“With your permission, you give us more information about you, about your friends, and we can improve the quality of our searches. We don’t need you to type at all. We know where you are. We know where you’ve been. We can more or less know what you’re thinking about.” —then Google CEO and current Executive Chairman Eric Schmidt, to The Atlantic in 2010
Internet companies know more about you than your therapist, priest, and bae combined. Because we want our devices to anticipate our needs, and because we want to communicate with people for free, we’ve allowed companies to collect, analyze, and share data with third-party advertisers. Emails sent, photos uploaded, pages “liked,” places checked into, and pictures swiped are all data points, and they add up. The more information we fork over, the more personalized and convenient our online experience becomes. That’s until the pattern of data-driven ads crosses the line from being convenient to creepy, like when location-based ads alert us that we’re most definitely on the grid, our whereabouts and activities recorded. And, as the 2013 Edward Snowden leak revealed, since 9/11, this practice has turned Internet companies into data honeypots too tempting for the government to keep its hands out of.
Two men want to show Silicon Valley there’s a different way to run and operate a company. Paul Budnitz is tackling social networking with Ello, an ad-free company that skyrocketed in popularity in September despite still being in beta. Aral Balkan is building Ind.ie, an independent company comprising a network of services that connects users and lets them share content with whomever they want. Neither company will sell data. But both men still need two things: you and your money.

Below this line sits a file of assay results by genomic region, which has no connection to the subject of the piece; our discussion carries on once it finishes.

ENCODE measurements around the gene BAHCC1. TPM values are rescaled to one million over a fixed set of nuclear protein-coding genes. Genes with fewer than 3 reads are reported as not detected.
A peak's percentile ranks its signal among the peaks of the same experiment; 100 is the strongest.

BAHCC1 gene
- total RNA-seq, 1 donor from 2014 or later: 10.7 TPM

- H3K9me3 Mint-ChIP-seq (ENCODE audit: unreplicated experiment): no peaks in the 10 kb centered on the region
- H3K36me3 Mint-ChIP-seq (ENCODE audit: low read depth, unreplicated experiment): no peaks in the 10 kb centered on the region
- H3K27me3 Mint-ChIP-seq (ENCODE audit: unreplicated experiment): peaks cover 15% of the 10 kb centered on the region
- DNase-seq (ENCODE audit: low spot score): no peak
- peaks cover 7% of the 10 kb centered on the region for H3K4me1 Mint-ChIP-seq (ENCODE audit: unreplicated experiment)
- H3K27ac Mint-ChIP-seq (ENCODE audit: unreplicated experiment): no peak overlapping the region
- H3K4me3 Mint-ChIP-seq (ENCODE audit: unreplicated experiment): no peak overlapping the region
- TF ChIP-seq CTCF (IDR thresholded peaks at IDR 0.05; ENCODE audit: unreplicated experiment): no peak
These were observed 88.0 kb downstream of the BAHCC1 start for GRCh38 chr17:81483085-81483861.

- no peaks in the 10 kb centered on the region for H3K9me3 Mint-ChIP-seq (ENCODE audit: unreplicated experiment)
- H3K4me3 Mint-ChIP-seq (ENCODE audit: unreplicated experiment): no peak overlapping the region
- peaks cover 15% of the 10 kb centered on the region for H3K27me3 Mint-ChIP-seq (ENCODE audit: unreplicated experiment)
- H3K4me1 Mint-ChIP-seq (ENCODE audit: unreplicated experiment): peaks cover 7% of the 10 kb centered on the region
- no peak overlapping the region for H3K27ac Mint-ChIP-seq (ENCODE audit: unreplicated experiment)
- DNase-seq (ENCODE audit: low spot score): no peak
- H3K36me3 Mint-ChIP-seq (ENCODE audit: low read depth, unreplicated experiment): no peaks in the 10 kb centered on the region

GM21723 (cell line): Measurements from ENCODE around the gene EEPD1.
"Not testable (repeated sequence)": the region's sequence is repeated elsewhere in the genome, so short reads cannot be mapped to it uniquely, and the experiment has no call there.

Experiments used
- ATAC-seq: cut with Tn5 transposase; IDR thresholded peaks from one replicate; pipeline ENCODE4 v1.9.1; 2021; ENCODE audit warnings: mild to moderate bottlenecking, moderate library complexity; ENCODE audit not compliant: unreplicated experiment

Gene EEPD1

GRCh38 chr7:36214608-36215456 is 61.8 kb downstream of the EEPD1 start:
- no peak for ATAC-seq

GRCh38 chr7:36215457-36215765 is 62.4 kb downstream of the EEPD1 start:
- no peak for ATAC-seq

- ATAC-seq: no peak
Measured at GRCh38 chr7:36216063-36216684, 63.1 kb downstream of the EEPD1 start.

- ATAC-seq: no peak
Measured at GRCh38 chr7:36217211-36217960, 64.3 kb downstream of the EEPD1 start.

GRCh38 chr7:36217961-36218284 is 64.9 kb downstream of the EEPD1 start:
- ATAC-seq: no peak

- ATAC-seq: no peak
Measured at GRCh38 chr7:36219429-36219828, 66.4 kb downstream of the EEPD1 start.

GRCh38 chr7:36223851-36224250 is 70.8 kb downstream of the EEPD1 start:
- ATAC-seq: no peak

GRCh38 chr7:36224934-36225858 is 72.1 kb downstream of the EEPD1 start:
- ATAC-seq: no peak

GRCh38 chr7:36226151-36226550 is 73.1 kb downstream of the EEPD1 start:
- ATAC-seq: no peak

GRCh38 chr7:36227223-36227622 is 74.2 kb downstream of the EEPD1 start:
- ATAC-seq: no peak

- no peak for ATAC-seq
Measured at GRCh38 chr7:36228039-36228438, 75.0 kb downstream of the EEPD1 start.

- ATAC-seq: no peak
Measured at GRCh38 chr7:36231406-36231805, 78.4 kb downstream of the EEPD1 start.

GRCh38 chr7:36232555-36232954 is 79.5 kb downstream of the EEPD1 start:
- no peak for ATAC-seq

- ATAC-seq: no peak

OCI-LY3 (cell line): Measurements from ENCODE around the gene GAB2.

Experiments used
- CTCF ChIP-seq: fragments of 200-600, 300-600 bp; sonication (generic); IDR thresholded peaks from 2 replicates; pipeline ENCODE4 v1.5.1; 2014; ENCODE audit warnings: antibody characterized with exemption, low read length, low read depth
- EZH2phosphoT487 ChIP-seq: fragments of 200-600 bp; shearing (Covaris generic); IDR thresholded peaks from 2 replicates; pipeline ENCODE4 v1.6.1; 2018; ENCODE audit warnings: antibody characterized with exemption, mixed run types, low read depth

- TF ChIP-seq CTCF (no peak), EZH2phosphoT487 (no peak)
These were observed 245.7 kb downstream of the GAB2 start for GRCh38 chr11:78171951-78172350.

Paul Budnitz, a lanky, soft-spoken, 47-year-old entrepreneur, has conceived a number of “stupid ideas” (his words). The son of a nuclear physicist and a social worker, Budnitz grew up in Berkeley, Calif. He sold illegal fireworks as a kid, coded safety analysis software for nuclear power plants as a teen, and hacked MiniDisc players for Minidisco, a company he sold when the iPod was released. In 2002, while he was living in New York, he turned one stupid idea—high-priced toys for adults—into Kidrobot, which is now famous for its designer figurines. He sold the company in 2011, turning his attention to another stupid idea: selling custom titanium bicycles that range from $2,500 to $8,000 a pop. (Turns out, people dig stupid. According to Budnitz, sales have been “modest but brisk.”) When Budnitz grew tired of seeing tailored ads in his social media news feeds, the idea for an ad-free social network wasn’t far behind.